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MSVA for a Small Block Guzzi and Other Weighty Matters

by

Philip Waring

After much helpful guidance from Mike Meakin and others, he tells me that I might be the first Pembleton builder to get a small-block Guzzi-powered Pembleton through the MSVA as a heavy quad, it was in November last year (2016). Whether or not this is the case, the process of complying with the rules for the power to weight ratio by reducing the horsepower of the engine caused a certain amount of head scratching and I offer the following, with no guarantees of course.

The primary method was the introduction of restrictors into the induction tubes between the carburettors, Dellorto PHBH 30s, and the cylinders (see photograph). These were turned by a neighbour, Simon Barley of Barleycorn Engineering who makes parts for British motorbikes, BSA and others. There is a shoulder in the rubber part of the tube and the flange on the restrictor sits on the carburettor side of it, there is enough room then to push the carburettor onto the tube and secure Iraq with a clip. There is another clip on the cylinder side to secure the rubber tube to the short length of cranked tube which is attached to the cylinder.

There were two other elements to horsepower reduction. From Phil Hardcastle, via the forum, I obtained a pair of ex VW beetle exhaust inserts which I secured with a self tapping screw at the back end of the PMC stainless exhaust pipes, immediately in front of the Brooklands cans. Though their main function is noise suppression, there is anecdotal evidence that by restricting the flow of exhaust gases they also bring down the horsepower. I say anecdotal because the car had only one dynamometer test, at Scole Engineering, so I do not know the proportion of the horsepower reduction which can be attributed to each measure.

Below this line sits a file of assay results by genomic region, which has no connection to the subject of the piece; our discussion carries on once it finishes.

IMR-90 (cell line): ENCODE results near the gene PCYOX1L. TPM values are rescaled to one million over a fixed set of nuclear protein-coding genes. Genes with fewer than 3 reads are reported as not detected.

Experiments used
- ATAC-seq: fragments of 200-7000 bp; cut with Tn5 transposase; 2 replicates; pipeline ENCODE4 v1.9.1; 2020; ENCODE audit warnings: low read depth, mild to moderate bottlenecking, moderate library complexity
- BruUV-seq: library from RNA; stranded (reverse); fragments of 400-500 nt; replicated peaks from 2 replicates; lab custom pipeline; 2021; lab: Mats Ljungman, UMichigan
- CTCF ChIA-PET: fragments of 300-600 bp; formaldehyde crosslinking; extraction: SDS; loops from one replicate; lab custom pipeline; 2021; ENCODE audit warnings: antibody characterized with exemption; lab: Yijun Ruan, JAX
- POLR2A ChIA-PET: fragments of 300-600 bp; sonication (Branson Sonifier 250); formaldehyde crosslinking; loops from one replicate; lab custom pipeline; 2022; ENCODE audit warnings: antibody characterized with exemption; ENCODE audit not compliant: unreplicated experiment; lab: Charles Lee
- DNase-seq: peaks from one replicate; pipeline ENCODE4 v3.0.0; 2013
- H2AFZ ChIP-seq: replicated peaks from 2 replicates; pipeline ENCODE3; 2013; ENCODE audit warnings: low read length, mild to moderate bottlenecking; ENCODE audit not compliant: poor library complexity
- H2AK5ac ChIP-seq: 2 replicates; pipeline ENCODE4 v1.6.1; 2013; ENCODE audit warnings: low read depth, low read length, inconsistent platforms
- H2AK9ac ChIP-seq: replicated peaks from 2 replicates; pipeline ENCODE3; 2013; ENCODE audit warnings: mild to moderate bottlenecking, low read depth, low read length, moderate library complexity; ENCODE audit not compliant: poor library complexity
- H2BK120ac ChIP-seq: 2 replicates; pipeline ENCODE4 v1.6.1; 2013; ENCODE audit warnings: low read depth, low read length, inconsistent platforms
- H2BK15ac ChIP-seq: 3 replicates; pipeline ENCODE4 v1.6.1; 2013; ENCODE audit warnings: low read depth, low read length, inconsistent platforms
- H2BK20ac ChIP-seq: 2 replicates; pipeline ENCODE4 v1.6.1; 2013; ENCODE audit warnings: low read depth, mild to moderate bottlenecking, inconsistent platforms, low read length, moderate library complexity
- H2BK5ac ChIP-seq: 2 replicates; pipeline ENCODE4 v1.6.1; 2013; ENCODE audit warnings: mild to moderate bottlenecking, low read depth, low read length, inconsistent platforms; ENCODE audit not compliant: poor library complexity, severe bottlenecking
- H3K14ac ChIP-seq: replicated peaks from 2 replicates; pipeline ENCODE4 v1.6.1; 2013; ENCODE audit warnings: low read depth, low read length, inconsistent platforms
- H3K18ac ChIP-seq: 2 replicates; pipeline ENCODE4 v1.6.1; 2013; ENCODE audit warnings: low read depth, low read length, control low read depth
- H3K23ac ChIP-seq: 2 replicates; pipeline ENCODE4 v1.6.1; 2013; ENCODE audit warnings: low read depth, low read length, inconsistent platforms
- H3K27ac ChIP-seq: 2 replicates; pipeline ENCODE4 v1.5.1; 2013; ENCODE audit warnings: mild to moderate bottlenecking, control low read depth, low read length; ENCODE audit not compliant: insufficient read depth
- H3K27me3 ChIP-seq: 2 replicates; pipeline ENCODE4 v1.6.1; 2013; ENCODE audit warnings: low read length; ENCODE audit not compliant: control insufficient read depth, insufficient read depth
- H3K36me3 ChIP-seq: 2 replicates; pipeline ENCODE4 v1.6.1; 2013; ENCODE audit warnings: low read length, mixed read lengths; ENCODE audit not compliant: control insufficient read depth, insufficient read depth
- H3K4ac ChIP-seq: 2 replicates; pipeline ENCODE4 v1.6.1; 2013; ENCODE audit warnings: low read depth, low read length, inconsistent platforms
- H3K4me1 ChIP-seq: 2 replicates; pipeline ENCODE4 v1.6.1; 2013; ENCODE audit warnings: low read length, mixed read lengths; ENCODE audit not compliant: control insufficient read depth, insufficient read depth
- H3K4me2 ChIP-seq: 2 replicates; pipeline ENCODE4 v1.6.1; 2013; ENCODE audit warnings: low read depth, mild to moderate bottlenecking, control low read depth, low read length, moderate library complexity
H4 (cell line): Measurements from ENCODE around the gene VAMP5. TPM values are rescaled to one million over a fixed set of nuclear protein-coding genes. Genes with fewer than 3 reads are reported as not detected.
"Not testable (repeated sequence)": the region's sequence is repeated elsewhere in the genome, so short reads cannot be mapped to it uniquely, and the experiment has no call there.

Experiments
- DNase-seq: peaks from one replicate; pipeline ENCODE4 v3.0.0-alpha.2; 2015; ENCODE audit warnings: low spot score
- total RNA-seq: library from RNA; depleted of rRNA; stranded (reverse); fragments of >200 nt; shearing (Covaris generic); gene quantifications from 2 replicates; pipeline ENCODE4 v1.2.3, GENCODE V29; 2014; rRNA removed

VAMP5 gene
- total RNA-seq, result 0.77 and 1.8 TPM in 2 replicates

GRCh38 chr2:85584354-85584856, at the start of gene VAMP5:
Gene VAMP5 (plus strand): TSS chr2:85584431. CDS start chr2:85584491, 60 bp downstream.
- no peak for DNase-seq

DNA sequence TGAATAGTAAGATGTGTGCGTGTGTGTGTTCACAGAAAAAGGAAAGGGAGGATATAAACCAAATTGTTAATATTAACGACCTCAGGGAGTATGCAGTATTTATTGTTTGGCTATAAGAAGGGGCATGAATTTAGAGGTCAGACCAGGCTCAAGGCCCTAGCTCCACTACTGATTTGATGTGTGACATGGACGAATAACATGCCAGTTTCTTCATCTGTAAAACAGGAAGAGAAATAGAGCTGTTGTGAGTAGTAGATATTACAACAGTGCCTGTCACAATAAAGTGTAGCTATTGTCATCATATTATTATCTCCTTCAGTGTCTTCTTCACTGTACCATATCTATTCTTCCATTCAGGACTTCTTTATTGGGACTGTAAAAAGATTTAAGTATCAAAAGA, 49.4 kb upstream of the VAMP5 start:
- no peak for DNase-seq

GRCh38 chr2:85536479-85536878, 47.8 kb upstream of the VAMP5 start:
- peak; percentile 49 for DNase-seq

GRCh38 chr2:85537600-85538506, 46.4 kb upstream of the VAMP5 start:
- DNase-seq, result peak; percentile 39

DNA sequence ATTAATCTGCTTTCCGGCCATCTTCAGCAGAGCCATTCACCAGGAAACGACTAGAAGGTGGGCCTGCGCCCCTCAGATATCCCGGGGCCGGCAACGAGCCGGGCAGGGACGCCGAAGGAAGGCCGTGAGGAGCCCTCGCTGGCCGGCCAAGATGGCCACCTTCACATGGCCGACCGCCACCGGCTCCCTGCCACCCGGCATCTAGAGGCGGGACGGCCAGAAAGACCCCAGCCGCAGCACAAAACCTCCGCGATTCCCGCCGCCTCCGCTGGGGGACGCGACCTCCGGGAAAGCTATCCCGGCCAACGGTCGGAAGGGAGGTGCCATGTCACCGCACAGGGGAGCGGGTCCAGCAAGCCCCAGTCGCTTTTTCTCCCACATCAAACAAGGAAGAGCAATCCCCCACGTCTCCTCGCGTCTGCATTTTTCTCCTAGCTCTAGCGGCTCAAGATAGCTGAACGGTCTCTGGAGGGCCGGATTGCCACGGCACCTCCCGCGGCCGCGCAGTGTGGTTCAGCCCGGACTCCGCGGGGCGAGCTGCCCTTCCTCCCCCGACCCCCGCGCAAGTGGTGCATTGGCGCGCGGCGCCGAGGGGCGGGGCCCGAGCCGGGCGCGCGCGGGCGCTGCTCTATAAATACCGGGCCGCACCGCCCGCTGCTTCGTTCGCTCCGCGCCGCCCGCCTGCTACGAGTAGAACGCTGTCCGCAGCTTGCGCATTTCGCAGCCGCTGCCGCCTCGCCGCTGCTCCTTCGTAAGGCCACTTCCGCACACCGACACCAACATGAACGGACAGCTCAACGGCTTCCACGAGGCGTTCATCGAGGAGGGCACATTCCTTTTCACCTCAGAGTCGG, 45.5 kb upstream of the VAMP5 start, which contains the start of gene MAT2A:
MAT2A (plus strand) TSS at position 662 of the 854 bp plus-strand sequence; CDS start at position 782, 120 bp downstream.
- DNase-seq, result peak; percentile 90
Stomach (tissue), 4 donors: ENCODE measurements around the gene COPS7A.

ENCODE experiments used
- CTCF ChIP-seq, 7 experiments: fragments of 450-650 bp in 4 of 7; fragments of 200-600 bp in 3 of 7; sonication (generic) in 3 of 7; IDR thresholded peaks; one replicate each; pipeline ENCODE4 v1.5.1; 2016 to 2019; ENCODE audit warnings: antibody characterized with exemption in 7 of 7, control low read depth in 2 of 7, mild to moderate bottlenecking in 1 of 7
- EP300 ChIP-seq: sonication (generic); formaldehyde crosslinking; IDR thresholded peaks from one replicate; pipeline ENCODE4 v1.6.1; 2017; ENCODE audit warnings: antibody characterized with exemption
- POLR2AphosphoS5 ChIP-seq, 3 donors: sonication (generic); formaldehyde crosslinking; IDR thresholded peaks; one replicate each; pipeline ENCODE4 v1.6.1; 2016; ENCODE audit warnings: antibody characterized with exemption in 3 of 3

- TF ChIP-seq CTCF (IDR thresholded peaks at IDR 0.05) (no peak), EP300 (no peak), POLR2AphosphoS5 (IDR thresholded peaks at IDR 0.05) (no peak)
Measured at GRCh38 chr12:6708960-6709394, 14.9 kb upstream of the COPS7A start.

Thirdly, I simply put an M6 stainless bolt, with a couple of plain nuts underneath the head, through a hole in the forward bulkhead so that the lowest bend in the throttle pedal stem could not reach the aluminium. This restricted the horsepower by restricting the revs, I was concerned that the MSVA examiner might not like this, it was the only obvious element in the whole exercise, but he made no comment on it. The dynamometer test at Scole showed 18 horsepower and this was accepted at the test station.

The other qualifying criterion in order to be eligible for MSVA is, of course, the weight of the whole car. Martin Cartwright warned me that our local public weighbridge claimed an accuracy of plus or minus 20 kilos. This seemed like a rather wide margin of error, so I followed up the possibility of weighing in at the VOSA station, and a couple of weeks before the test we again inserted my car into Martin Cartwright's trailer and went up to Norwich. A call to the examiner there had fixed the date and he asked me to make sure that the petrol tank was full. This seemed slightly odd, I assumed that the weight of the petrol would then be deducted from the overall figure, but unless he took external measurements and estimated, the examiner would still have to take my word for the (bespoke) tank capacity. Anyhow, we were well overweight, 460 kilos. I knew that the large PMC, MGA sized wheels, tyres and adapters were much heavier than 2CV ones, so another friend, Jon Fraser, a Citroen guru, in a typical act of generosity, took the wheels off his Dyane and lent them to me. I removed the spare wheel altogether. The examiner also said that I didn't need mudguards for the test so they were also removed. In the end I got rid of 101 kilos, added 48, taking off a further 24 for the 33 litres of petrol left me with a calculated weight of 383.91 kilos. The weighbridge said 381. Reader, she passed, but that's another story.


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